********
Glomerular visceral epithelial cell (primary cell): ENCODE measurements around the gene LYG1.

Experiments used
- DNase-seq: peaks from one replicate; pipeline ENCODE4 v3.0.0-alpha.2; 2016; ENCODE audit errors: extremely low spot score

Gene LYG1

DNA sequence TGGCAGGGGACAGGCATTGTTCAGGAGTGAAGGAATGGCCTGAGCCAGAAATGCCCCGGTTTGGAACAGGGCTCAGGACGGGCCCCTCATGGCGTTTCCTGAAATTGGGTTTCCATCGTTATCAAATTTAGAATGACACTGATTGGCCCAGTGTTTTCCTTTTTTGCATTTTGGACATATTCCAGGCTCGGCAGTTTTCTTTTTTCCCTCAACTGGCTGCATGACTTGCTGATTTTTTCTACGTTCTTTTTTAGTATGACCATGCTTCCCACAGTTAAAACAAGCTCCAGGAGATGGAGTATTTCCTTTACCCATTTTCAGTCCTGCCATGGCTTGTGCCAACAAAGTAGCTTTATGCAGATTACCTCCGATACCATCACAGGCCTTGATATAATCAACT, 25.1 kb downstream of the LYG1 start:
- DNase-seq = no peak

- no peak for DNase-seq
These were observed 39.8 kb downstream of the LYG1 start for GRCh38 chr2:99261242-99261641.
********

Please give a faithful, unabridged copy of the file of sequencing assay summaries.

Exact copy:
Glomerular visceral epithelial cell (primary cell): ENCODE measurements around the gene LYG1.

Experiments used
- DNase-seq: peaks from one replicate; pipeline ENCODE4 v3.0.0-alpha.2; 2016; ENCODE audit errors: extremely low spot score

Gene LYG1

DNA sequence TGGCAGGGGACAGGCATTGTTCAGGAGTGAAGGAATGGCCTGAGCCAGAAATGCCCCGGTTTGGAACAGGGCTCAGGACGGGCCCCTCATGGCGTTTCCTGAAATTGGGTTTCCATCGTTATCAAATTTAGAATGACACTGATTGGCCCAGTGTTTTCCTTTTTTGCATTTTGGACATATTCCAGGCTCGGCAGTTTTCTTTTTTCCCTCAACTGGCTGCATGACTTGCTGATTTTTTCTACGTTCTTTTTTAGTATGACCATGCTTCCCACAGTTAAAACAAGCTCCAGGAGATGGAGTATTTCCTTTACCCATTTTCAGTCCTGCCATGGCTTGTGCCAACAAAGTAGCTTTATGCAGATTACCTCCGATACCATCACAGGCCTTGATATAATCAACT, 25.1 kb downstream of the LYG1 start:
- DNase-seq = no peak

- no peak for DNase-seq
These were observed 39.8 kb downstream of the LYG1 start for GRCh38 chr2:99261242-99261641.